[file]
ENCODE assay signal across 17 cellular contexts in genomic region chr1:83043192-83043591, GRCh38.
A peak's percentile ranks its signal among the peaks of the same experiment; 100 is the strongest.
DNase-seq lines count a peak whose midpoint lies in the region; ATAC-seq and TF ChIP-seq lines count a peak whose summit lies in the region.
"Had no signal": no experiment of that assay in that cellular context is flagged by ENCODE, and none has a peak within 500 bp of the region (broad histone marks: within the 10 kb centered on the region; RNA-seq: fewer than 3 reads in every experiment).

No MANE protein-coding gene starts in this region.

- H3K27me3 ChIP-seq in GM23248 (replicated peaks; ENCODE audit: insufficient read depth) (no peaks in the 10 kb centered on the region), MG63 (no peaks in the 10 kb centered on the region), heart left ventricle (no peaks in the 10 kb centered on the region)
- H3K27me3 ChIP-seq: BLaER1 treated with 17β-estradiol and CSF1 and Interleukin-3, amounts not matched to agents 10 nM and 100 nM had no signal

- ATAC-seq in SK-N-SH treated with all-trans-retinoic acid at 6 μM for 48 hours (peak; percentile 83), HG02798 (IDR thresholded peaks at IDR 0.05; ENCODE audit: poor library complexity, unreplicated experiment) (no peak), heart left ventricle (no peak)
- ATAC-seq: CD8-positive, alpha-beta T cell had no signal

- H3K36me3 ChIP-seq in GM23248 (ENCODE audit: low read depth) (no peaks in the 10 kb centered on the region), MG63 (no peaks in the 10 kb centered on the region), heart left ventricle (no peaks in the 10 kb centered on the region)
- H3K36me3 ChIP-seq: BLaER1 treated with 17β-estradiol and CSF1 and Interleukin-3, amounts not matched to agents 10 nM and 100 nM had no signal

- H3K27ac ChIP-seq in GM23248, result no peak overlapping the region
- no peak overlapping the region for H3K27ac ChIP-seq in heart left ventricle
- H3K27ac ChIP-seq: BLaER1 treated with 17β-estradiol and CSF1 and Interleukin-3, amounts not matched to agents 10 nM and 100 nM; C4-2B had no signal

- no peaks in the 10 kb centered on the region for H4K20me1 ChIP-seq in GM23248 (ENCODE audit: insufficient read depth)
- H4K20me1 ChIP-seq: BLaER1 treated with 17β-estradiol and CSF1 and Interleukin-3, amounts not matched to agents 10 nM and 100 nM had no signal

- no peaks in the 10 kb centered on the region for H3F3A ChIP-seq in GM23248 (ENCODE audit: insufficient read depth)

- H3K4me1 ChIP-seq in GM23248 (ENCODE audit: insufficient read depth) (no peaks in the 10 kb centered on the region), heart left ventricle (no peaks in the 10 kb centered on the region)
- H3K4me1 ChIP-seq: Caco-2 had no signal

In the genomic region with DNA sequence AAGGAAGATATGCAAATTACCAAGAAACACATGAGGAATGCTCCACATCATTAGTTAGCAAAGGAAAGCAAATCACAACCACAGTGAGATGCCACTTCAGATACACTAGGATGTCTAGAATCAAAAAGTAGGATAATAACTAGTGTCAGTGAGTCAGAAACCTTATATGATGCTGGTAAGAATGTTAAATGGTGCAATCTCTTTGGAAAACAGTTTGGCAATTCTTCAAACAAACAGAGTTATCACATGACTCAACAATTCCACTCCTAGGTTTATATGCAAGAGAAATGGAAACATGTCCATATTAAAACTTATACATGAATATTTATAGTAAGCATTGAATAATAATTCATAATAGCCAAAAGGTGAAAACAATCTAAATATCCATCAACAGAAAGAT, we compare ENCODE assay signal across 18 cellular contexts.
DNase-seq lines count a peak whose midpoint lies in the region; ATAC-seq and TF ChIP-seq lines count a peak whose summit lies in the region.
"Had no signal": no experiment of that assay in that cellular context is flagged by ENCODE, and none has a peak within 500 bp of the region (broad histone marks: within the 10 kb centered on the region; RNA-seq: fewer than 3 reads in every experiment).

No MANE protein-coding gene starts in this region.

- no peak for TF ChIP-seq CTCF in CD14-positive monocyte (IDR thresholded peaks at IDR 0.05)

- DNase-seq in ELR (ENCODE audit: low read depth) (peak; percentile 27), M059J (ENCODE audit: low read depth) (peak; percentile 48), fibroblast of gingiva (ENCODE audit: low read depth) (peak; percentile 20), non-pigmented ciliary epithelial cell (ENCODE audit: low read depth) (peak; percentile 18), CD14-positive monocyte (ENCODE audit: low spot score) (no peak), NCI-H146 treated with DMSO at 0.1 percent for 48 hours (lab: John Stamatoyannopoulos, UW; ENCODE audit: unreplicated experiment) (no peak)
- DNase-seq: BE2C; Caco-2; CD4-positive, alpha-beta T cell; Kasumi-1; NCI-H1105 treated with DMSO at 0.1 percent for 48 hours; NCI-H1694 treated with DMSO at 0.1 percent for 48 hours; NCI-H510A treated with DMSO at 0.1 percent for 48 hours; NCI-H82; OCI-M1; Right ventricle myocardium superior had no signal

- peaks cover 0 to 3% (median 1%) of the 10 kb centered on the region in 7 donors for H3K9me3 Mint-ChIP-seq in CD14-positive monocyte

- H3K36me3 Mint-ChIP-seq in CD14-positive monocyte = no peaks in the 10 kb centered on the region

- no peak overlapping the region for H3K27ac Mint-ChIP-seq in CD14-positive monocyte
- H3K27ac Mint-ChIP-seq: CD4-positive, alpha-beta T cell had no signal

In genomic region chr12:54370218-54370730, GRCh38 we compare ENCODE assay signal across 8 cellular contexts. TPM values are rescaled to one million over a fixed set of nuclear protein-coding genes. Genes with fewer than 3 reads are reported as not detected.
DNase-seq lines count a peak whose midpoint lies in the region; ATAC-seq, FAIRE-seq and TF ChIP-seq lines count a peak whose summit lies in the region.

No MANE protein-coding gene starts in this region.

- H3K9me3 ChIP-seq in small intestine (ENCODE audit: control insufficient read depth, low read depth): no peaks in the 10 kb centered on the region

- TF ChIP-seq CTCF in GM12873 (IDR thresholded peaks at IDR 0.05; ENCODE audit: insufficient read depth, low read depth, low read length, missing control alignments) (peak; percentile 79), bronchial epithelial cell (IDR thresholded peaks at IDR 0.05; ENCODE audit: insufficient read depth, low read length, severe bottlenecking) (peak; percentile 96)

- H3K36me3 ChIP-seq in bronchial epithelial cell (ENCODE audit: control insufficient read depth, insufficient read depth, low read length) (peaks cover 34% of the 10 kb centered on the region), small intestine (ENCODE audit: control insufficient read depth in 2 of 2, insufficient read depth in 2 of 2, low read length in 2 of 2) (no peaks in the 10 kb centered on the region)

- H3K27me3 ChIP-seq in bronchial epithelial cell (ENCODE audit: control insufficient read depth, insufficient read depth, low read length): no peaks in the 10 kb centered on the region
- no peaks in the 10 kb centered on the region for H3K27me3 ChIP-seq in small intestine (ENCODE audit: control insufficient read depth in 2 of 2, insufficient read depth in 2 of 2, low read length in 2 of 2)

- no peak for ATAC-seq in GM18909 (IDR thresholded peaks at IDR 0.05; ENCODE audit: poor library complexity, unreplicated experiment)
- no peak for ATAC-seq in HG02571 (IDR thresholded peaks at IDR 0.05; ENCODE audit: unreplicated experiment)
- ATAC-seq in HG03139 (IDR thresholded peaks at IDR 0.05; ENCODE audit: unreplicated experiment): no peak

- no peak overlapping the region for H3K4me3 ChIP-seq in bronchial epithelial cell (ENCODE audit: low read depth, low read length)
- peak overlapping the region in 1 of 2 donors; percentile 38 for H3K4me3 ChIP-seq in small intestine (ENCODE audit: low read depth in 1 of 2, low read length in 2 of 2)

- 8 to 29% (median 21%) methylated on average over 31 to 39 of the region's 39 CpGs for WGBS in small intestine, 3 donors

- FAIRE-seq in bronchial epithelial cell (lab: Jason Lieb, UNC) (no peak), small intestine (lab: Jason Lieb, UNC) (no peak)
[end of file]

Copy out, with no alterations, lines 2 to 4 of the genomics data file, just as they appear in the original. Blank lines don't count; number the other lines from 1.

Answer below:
A peak's percentile ranks its signal among the peaks of the same experiment; 100 is the strongest.
DNase-seq lines count a peak whose midpoint lies in the region; ATAC-seq and TF ChIP-seq lines count a peak whose summit lies in the region.
"Had no signal": no experiment of that assay in that cellular context is flagged by ENCODE, and none has a peak within 500 bp of the region (broad histone marks: within the 10 kb centered on the region; RNA-seq: fewer than 3 reads in every experiment).